• Mike Brown: This hire was the opposite of the Browns’ current coaching search ordeal. Basically, Dan Gilbert took Mike Brown to dinner, ignored my 5000 word coaching search almanac, and said, “Hey, you wanna be coach again?”  The Cavs currently rank 25th in offensive efficiency and 14th in defensive efficiency (from ESPN.com). They run some of the least creative crunch time offense in the league, and are 27th in Effective Field Goal percentage.  Grade: C
  • The “Herculoids” Trade: Cleveland turned John Leuer and cap space into a future first round pick from Memphis. Grade (despite our love of Jon Leuer): A
  • 2012 Free Agency: Cleveland signed C.J. Miles to a two year, $4.45 million dollar contract.  For a starting two guard posting his shooting numbers and an above average PER, that’s a pretty good bang for your buck.  Grade: A-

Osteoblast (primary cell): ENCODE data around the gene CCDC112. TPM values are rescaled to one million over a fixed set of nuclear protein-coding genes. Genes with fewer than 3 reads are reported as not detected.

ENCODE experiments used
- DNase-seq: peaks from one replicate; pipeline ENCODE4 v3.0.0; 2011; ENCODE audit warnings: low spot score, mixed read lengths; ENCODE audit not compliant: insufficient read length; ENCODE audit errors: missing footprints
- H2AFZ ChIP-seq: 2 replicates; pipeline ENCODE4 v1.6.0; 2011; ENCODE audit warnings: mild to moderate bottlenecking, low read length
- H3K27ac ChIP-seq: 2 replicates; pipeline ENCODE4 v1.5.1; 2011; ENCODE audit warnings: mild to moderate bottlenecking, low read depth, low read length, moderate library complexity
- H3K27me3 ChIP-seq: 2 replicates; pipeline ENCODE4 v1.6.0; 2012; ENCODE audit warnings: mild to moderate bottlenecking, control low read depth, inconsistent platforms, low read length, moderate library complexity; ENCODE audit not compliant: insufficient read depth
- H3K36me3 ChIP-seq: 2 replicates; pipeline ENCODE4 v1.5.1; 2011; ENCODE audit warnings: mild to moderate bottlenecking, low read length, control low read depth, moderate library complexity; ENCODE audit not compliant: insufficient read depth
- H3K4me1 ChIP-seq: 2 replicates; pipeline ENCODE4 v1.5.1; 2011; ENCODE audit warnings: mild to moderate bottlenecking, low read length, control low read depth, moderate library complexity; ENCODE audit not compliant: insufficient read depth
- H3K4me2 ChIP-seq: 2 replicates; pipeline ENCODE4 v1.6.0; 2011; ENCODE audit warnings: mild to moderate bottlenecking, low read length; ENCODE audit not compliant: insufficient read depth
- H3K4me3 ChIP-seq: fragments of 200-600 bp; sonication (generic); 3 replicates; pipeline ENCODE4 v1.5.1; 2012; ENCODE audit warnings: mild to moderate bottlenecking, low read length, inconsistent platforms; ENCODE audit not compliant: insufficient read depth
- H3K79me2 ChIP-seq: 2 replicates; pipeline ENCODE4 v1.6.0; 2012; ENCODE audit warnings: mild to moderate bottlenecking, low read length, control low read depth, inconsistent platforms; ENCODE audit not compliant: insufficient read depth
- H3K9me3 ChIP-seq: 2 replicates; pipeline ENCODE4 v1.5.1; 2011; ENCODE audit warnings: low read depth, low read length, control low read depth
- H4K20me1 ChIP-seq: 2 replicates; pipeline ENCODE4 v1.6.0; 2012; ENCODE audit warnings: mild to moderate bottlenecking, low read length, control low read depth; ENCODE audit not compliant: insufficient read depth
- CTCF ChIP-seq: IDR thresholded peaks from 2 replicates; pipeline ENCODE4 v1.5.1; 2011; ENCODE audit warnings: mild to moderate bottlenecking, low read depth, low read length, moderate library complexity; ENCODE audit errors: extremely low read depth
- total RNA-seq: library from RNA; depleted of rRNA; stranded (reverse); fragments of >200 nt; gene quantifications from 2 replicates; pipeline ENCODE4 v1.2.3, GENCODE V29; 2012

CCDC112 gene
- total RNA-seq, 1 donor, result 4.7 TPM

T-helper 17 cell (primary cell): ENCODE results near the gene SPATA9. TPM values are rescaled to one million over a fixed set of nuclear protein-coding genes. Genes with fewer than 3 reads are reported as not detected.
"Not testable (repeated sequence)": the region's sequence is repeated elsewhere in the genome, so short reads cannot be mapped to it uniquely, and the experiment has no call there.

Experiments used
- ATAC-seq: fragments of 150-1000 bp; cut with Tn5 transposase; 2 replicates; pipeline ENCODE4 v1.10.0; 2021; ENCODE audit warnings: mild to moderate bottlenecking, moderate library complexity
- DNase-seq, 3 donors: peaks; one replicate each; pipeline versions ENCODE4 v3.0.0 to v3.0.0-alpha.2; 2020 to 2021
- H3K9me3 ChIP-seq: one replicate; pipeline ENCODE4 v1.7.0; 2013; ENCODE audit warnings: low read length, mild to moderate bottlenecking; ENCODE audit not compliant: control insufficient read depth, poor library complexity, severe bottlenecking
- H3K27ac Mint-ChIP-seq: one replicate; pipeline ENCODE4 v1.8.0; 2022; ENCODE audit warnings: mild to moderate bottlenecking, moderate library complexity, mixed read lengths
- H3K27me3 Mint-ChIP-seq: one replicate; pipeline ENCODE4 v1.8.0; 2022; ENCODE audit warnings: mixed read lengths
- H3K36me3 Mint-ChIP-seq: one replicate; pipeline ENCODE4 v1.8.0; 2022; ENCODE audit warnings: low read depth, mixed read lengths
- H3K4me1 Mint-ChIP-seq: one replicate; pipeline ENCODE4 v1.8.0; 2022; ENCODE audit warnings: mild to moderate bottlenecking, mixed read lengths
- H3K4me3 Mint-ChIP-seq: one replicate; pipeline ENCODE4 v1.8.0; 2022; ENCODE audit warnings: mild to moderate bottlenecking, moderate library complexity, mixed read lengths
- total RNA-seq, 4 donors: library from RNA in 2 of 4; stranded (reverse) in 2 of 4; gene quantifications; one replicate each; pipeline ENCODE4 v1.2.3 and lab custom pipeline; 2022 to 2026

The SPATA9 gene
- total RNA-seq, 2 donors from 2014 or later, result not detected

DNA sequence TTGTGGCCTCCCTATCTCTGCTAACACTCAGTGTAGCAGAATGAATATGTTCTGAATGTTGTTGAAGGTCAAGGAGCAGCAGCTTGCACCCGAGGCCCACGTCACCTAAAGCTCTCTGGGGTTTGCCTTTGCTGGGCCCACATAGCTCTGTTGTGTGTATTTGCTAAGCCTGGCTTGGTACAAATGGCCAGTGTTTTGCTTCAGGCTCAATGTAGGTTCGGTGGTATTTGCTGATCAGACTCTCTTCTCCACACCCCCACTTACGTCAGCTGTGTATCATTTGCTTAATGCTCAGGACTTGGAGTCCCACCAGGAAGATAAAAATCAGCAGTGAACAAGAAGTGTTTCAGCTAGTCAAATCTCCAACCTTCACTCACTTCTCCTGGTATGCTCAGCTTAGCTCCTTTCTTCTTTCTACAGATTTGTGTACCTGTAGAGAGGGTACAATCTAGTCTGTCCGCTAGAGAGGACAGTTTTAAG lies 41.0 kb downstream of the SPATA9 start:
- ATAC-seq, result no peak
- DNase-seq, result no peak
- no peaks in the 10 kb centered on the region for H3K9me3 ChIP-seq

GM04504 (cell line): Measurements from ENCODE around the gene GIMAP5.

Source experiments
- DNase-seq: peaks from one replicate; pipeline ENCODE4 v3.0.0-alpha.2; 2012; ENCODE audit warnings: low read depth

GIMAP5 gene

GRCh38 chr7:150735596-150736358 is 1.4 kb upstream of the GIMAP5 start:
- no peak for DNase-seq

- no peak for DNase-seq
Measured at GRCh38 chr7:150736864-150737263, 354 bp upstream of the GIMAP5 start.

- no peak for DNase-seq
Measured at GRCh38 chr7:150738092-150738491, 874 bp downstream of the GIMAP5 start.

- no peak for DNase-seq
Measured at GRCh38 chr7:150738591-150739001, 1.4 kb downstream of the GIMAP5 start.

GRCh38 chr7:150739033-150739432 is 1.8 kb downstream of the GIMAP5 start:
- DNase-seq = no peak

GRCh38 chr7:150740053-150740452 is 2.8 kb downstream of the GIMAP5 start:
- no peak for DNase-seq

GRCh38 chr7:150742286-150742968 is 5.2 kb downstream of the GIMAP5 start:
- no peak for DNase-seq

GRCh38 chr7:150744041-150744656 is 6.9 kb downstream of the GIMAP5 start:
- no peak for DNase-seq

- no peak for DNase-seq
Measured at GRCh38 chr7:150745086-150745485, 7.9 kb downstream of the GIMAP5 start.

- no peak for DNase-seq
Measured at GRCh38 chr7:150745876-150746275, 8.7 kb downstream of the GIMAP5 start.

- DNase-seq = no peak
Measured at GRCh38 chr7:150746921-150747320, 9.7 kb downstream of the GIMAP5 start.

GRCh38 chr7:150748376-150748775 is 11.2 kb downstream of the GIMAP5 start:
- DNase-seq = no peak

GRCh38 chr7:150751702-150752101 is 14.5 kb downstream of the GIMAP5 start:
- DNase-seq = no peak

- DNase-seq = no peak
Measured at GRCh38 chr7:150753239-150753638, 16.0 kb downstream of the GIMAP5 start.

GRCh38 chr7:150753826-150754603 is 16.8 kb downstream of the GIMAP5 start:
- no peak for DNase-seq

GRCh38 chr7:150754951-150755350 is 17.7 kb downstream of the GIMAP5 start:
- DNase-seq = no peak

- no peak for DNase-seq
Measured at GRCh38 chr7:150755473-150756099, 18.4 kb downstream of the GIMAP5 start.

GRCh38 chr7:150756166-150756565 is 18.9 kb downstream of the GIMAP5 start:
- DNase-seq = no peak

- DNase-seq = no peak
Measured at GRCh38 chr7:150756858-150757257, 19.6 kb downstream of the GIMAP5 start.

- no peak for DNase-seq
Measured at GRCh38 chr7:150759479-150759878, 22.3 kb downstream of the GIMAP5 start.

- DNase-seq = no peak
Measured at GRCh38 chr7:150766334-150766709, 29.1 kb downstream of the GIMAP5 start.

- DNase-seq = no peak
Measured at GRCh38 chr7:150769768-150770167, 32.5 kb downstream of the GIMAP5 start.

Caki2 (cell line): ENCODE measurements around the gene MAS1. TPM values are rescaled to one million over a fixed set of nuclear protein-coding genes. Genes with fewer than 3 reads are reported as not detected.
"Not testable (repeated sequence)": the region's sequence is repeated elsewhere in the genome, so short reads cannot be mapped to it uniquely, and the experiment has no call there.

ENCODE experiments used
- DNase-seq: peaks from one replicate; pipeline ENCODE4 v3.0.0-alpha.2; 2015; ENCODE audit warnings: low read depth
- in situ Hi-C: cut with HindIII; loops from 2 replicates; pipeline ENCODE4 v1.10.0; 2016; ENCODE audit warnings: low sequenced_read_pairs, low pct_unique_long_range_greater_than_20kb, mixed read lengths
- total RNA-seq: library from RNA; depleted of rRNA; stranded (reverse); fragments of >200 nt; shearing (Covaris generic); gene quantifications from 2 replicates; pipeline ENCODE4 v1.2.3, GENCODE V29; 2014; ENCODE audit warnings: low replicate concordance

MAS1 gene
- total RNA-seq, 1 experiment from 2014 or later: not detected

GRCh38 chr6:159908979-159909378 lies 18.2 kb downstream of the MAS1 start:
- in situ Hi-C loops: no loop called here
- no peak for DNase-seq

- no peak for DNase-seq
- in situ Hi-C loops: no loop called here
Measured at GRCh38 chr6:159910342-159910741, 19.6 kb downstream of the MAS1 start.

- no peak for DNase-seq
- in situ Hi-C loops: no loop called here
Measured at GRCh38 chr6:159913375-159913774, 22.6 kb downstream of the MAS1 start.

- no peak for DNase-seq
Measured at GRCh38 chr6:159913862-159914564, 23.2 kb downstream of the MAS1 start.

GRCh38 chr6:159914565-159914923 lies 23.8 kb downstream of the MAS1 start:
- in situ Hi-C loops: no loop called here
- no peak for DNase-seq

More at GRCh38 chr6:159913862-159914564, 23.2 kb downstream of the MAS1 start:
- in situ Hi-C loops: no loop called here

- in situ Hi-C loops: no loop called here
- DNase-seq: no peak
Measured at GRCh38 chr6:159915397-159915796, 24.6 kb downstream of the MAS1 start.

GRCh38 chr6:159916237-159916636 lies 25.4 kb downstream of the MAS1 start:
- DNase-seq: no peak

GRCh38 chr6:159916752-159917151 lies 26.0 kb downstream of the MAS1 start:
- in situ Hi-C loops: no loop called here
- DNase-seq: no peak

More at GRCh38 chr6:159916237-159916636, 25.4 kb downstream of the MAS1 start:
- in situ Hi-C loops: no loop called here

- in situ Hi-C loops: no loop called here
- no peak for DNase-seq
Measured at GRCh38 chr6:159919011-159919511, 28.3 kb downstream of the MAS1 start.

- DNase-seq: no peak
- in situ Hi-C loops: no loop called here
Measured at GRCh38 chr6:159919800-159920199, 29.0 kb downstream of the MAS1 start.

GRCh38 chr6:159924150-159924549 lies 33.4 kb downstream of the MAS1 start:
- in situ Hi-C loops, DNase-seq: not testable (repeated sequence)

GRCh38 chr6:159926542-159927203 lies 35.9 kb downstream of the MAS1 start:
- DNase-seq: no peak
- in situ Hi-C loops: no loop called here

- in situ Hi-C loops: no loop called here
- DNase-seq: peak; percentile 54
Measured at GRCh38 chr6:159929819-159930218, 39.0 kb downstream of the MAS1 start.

• 2012 Free Agency: Cavs signed Alonzo Gee to a contract with guarantees of $6.75 million over two years. They probably could have just gotten another D-Leaguer.  Grade: C-
  • No. 4 pick, 2012 NBA Draft: Cleveland drafted Dion Waiters and passed on Damian Lillard, Harrison Barnes, and Andre Drummond. Waiters, by every statistical measure, is currently a just below average NBA shooting guard. Still don’t know what he’ll develop into. Grade: B-
  • No. 17 pick, 2012 NBA Draft: Cleveland drafted Tyler Zeller and passed on Andrew Nicholson, Terrence Jones, Jared Sullinger, Miles Plumlee, Quincy Acy, Mike Scott, and Kyle O’Quinn, who are all playing better than Zeller.  Grade: D
  • No. 1 pick, 2011 NBA Draft: Cleveland drafted Kyrie Irving. This one was as easy as taking “Physics for Poets.” No letters here. Grade: Pass